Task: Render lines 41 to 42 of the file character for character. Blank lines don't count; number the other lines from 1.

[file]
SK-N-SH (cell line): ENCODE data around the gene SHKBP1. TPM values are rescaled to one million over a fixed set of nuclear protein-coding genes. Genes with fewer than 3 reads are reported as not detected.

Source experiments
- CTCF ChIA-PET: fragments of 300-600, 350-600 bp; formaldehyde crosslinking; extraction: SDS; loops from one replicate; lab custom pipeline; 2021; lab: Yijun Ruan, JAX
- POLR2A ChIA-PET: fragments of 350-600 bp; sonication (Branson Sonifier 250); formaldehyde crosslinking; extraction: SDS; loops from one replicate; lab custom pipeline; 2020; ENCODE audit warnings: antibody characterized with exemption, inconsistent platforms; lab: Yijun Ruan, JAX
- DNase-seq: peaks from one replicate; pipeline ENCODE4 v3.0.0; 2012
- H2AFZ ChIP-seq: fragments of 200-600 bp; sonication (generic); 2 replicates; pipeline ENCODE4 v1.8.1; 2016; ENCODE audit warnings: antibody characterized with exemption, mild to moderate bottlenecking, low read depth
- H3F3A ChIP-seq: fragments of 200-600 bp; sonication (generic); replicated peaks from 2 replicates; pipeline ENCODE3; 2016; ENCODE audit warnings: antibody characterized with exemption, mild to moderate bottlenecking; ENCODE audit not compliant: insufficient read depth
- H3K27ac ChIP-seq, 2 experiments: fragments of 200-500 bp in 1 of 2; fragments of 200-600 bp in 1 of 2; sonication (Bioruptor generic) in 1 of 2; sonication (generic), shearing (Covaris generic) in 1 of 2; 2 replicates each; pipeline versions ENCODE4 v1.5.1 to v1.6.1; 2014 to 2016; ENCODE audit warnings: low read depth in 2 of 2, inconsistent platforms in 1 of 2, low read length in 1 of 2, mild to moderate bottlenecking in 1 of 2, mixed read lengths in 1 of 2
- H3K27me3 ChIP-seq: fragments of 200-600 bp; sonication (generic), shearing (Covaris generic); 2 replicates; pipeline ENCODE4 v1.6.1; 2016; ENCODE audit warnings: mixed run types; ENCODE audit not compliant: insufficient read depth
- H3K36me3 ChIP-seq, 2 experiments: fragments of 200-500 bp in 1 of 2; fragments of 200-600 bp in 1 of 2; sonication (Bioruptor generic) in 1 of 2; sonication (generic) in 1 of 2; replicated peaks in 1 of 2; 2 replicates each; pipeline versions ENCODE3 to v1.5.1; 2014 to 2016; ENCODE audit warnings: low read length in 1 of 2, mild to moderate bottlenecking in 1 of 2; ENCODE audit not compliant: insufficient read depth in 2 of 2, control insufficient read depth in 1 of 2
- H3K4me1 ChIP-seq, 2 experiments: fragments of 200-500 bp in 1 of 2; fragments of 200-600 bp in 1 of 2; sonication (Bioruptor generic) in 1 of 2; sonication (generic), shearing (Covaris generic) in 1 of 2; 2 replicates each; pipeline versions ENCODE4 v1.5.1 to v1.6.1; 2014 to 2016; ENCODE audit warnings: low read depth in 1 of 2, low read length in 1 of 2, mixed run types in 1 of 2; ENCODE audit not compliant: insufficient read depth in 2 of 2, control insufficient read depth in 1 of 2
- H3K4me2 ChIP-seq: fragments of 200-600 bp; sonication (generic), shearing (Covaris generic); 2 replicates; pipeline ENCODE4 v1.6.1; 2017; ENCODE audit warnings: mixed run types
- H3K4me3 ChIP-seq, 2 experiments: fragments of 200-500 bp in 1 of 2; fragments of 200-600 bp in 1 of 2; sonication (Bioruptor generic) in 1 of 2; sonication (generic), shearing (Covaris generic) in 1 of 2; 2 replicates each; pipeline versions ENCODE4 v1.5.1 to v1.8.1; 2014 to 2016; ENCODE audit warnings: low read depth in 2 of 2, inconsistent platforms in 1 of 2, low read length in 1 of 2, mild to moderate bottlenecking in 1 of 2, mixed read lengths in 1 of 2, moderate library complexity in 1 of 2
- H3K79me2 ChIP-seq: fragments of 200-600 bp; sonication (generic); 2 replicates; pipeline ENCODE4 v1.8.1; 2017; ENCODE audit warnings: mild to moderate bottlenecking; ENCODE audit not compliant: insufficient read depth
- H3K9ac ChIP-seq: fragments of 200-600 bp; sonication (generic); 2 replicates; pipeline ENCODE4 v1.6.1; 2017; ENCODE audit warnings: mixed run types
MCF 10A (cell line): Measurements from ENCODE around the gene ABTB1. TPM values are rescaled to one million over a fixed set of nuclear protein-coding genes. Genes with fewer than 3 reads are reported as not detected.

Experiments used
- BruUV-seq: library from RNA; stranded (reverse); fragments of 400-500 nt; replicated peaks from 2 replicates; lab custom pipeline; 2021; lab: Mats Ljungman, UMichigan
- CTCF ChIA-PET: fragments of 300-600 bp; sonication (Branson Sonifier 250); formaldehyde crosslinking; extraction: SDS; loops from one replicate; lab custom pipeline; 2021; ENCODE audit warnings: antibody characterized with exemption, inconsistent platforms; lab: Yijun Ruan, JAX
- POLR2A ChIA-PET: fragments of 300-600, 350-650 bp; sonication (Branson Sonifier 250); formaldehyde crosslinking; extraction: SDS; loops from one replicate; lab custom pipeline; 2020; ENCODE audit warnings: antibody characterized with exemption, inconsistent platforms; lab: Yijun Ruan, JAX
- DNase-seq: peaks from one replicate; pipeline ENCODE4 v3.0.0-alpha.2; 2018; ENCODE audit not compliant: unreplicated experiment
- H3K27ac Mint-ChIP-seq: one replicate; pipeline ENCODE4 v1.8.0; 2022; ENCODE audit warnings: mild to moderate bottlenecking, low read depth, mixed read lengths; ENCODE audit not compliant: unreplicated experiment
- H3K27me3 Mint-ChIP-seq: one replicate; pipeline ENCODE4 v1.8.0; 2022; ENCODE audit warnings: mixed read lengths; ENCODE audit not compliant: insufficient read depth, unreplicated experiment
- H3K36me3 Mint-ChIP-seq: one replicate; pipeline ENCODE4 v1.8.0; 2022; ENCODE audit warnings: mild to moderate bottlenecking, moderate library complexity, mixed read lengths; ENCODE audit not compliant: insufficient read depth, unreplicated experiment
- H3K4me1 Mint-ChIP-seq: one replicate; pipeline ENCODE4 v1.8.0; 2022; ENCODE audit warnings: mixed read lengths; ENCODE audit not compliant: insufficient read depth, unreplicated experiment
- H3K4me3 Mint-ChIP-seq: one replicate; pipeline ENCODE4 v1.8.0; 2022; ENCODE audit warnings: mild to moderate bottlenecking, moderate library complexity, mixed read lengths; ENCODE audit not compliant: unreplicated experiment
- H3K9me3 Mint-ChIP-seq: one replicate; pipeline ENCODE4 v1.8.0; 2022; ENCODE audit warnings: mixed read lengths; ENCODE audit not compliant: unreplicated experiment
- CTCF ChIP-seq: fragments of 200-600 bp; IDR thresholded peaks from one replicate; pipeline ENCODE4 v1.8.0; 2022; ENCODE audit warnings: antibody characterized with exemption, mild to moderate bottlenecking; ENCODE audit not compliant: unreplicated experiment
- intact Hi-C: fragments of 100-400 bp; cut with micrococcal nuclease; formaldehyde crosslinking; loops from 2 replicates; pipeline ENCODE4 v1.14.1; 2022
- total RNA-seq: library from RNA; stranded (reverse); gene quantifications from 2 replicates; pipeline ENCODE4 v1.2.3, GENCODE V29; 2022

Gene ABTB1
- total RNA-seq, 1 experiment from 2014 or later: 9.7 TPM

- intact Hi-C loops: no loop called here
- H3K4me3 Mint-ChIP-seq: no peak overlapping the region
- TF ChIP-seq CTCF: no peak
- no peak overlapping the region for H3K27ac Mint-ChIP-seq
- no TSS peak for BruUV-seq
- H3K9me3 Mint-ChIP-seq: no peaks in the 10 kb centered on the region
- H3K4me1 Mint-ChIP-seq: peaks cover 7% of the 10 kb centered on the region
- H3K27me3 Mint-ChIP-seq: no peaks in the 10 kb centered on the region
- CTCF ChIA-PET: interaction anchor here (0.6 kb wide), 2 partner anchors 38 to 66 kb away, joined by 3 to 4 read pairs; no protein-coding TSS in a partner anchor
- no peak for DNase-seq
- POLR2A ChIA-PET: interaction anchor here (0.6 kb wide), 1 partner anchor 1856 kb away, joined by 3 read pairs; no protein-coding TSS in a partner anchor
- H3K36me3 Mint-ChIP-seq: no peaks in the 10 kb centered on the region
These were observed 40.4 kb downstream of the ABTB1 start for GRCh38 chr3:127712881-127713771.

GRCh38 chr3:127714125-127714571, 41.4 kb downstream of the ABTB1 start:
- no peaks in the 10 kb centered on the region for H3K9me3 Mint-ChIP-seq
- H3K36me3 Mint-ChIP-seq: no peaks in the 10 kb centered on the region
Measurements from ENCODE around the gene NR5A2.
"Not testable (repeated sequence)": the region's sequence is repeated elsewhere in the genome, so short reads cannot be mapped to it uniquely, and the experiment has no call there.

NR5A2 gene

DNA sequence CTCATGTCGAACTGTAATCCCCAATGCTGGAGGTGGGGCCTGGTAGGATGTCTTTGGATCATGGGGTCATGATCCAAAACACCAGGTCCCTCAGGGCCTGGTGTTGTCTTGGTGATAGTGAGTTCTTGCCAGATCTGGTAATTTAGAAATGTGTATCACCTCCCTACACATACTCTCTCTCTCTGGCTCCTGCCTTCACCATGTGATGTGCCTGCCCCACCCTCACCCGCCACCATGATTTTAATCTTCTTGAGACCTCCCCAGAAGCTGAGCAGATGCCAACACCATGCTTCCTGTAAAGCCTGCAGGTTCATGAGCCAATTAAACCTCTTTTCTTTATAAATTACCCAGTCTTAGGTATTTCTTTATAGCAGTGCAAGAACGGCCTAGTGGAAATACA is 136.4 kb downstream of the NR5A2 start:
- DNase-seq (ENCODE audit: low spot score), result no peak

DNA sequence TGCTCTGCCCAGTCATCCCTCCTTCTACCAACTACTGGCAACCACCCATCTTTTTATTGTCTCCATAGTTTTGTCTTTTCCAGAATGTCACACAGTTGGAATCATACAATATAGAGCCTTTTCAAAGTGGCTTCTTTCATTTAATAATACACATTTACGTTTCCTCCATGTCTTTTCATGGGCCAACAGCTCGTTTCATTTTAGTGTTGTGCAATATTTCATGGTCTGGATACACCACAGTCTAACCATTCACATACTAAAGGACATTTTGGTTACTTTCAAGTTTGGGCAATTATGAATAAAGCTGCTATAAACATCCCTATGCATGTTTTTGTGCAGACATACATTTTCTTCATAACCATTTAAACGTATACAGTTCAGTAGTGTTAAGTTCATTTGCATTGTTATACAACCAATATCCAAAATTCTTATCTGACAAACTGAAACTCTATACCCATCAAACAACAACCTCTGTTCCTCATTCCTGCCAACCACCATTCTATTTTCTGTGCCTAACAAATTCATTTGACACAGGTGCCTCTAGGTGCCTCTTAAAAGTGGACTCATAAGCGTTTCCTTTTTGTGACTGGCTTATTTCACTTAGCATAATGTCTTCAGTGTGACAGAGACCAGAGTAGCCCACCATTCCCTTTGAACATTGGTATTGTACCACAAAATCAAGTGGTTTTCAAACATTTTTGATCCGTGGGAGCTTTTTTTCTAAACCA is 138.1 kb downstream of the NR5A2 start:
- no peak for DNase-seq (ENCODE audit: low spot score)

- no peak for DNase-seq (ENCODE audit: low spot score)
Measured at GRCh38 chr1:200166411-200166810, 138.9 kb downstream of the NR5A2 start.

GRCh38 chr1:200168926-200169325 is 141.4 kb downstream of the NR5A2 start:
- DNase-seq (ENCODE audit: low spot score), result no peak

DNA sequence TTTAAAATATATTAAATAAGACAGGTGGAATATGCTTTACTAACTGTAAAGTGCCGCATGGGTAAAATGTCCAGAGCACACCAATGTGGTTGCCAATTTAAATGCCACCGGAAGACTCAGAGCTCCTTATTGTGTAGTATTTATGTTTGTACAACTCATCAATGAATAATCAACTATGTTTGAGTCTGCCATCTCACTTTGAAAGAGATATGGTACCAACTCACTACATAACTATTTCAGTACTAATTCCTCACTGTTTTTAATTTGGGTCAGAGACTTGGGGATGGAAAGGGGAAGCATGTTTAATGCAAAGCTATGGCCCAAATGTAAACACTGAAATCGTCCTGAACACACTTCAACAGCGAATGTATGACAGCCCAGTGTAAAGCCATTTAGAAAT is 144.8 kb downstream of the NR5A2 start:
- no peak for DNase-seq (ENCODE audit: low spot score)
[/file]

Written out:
- CTCF ChIA-PET: interaction anchor here (0.6 kb wide), 2 partner anchors 38 to 66 kb away, joined by 3 to 4 read pairs; no protein-coding TSS in a partner anchor
- no peak for DNase-seq